MONTGOMERY, Ala. -- After years of debate, the Alabama Legislature is close to enacting an Arizona-style law cracking down on illegal immigrants and the people who hire them.

But first, the two legislators who have been driving the issue must come together on a bill.

Republican Sen. Scott Beason of Gardendale and Republican Rep. Micky Hammon of Decatur said they are optimistic that will happen.

"Our leadership in the House and Senate is committed to passing a tough immigration bill this year," Hammon said.

Hammon's bill has passed the House and has been approved by a Senate committee. It still needs a vote in the Senate.

Beason's bill has passed the Senate but has not been considered by a House committee.

Both bills would require police officers to demand proof of citizenship or residency from anyone they stop for a traffic violation or other infraction if they have reasonable suspicion the person is in the United States illegally. Those whose legal status can't be determined could be jailed and eventually charged with trespassing if they are determined to be in the country illegally.

The bills make it a crime to knowingly house, give a ride to, rent to or employ an illegal immigrant.

They vary in their punishments and whether businesses are held responsible for subcontractors who use illegal immigrants. But the main difference is that Hammon's bill requires all businesses to use the federal E-Verify program, an Internet-based system that allows an employer to check a potential employee's legal status based on information routinely required on employment forms.

Beason's bill requires E-Verify only for companies doing work for the state or through a state grant. He allows other businesses to use whatever means they want to check their new employees. He said he sees no need for a small business to use E-Verify if the owner is hiring someone he's known all his life. Hammon said E-Verify is the best way to make sure jobs go to legal residents.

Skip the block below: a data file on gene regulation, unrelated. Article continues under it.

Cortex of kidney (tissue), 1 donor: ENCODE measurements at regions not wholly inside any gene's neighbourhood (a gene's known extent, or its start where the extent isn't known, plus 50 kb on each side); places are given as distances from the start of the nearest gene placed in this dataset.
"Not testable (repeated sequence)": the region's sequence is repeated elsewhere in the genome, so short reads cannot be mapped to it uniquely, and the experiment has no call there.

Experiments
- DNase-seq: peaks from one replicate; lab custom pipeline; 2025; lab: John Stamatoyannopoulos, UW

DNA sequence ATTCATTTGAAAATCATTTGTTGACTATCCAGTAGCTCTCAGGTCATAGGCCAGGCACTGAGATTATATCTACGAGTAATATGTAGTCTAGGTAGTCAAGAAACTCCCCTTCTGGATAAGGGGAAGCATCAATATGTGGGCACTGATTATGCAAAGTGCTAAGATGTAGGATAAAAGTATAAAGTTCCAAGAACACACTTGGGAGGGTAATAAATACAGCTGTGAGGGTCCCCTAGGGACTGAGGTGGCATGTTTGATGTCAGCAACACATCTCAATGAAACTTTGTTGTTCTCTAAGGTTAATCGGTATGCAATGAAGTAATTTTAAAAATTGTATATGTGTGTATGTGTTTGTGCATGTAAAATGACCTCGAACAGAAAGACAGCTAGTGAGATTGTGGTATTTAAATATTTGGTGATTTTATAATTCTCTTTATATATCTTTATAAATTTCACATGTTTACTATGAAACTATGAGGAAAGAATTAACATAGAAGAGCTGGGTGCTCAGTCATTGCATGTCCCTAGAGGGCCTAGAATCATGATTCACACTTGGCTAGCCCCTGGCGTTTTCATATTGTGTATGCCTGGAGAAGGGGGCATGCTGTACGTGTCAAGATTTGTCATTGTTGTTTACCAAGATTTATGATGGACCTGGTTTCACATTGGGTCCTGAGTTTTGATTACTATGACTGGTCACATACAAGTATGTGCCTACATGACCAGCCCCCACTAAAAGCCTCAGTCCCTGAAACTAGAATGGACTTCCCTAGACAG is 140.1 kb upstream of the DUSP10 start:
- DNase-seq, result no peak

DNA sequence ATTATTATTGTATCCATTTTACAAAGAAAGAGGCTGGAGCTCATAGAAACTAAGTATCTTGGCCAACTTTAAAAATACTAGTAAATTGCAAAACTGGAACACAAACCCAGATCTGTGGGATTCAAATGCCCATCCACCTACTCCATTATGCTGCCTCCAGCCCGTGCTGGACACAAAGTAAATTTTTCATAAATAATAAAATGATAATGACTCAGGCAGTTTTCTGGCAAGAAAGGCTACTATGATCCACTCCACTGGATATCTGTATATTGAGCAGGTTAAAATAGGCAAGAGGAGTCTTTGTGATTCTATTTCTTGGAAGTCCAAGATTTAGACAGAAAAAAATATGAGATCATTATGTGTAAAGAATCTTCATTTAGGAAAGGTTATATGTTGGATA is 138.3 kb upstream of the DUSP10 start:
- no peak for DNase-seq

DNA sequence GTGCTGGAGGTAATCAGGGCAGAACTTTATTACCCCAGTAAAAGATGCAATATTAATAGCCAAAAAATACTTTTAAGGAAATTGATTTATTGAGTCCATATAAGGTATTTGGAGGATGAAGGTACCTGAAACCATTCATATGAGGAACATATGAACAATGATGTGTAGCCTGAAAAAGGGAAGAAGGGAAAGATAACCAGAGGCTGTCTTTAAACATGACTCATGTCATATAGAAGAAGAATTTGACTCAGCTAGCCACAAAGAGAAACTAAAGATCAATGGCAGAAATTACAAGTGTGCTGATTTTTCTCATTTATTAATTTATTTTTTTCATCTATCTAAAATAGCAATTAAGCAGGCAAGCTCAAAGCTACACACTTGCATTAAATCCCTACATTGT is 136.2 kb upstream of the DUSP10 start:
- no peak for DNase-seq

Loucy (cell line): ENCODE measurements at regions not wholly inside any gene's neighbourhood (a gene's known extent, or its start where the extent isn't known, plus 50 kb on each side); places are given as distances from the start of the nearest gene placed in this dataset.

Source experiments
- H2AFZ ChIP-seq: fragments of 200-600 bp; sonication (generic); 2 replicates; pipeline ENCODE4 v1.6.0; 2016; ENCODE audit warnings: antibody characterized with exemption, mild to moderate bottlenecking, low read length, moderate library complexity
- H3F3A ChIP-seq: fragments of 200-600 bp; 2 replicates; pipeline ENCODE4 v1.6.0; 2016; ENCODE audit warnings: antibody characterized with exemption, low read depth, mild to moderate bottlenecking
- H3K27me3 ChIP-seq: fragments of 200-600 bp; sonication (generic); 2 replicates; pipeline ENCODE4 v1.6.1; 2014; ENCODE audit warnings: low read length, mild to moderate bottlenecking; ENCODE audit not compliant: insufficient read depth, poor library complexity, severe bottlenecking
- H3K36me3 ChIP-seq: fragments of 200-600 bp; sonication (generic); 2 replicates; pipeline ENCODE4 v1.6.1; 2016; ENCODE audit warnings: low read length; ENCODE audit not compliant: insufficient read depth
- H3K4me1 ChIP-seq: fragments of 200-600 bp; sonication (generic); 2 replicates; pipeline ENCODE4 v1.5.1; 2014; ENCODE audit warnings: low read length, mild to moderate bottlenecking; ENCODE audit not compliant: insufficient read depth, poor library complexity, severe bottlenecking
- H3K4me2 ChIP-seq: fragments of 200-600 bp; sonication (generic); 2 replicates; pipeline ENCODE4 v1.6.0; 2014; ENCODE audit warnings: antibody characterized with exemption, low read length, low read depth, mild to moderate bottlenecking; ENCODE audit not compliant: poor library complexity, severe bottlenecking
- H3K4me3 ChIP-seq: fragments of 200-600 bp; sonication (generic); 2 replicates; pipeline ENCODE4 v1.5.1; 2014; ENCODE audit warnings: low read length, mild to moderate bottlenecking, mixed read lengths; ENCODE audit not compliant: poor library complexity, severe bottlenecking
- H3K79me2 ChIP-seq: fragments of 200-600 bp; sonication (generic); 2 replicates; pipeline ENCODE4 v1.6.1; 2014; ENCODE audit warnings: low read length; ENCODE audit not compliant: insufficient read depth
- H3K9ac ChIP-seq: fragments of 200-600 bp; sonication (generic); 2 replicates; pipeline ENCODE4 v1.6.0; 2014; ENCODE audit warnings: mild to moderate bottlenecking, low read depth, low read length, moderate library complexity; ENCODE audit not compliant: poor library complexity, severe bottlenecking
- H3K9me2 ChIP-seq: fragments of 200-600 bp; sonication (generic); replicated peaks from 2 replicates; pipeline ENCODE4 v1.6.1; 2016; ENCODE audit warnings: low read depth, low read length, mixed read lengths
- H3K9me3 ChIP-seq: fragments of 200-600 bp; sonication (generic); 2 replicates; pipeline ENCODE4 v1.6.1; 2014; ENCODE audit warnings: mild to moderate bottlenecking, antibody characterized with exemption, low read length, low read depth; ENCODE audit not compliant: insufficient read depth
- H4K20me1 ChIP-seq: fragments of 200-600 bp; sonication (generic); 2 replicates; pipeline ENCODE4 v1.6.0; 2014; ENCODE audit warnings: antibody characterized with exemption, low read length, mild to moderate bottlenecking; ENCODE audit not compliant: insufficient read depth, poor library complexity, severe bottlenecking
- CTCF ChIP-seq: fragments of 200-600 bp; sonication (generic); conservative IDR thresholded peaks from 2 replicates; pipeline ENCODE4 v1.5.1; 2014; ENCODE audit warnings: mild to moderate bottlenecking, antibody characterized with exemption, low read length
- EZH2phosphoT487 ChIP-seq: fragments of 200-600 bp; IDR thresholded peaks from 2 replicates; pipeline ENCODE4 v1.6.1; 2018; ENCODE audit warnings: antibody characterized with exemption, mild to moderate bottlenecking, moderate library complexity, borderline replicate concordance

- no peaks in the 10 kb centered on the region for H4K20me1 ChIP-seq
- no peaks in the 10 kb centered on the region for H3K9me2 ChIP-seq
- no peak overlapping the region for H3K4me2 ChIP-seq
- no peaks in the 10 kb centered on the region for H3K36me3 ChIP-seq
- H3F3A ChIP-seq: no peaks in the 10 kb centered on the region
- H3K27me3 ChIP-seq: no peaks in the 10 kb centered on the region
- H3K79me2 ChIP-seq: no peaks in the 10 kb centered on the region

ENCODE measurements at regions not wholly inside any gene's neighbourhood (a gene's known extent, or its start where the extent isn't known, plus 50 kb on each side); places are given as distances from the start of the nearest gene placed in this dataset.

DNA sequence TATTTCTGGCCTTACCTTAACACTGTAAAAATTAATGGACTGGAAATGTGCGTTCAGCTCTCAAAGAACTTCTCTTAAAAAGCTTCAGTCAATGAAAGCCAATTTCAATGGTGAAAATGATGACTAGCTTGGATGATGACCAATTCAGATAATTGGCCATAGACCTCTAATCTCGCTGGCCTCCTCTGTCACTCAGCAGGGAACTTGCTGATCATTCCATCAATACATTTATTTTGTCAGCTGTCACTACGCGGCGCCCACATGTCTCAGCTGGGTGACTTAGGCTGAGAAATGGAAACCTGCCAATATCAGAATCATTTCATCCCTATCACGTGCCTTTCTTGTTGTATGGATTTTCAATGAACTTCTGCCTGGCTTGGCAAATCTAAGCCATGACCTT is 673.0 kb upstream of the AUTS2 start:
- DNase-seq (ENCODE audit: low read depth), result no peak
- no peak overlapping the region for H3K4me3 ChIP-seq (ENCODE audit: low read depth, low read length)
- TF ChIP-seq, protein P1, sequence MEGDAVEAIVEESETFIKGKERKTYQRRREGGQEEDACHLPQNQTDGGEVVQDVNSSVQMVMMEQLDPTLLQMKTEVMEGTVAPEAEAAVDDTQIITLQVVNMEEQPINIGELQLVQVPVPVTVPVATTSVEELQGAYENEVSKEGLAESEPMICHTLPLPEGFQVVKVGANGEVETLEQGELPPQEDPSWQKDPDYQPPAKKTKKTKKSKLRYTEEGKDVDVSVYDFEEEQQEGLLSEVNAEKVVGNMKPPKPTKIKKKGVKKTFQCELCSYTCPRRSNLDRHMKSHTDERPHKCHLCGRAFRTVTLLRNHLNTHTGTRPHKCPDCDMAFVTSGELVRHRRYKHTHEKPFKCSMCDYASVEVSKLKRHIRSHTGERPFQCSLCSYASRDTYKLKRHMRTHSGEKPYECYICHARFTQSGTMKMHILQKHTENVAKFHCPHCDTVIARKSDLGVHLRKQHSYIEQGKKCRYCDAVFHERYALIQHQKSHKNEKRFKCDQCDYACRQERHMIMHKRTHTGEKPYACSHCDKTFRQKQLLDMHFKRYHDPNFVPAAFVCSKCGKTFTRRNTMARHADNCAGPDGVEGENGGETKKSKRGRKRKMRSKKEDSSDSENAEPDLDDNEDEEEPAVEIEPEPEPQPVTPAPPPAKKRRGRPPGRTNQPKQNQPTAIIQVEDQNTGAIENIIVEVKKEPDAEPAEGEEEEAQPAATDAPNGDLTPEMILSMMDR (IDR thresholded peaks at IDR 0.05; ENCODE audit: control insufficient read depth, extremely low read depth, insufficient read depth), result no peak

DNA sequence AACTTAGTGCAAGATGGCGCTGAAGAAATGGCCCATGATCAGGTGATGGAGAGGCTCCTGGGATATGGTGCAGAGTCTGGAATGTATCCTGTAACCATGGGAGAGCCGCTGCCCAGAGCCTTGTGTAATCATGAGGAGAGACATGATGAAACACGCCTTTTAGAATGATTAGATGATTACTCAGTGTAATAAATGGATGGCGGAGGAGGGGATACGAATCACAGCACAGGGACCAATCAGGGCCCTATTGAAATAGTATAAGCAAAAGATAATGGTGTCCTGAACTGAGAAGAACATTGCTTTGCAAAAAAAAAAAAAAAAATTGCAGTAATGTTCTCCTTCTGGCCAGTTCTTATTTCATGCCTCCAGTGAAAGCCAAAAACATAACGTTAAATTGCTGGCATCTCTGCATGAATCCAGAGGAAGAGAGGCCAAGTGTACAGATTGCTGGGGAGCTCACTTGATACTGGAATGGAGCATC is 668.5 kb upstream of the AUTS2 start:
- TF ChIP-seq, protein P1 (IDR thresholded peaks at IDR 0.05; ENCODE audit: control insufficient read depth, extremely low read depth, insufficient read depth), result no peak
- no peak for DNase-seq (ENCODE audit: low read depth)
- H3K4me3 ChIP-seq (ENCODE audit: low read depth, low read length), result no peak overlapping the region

"The goal of this bill is to have attrition of illegal immigrants in Alabama through enforcement," he said.

Hammon introduced his first immigration bill seven years ago. Beason offered his first bill five years ago. The two Republicans had no luck when Democrats controlled the Legislature, but they said their luck changed when Republicans won a majority in the House and Senate in November.

They've also picked up votes from key Democrats, including House Minority Leader Craig Ford and Senate Minority Leader Roger Bedford.

Beason said they were also helped by the downturn in the economy. With more than 9 percent of Alabamians out of work, he said people are more concerned about any available job going to a legal resident.

"This is a jobs bill. We can put more people back to work than any other jobs bill in Alabama just by doing something about illegal immigration," Beason said.

But getting a bill all the way through the Legislature won't be as easy as getting an agreement between the two Republican legislators.

Some Democrats see both bills leading to ethnic profiling and are vowing to fight.

"We're going back to some day we don't want to see, where people can be pulled out of a car because they look like somebody," Democratic Sen. Rodger Smitherman said.

If Beason and Hammon can complete a bill this year, opponents say state officials can look for a legal challenge like the Arizona law faced. Nikki Cox, an attorney for the ACLU of Alabama, said it will cost the financially strapped state government "precious tax dollars to defend."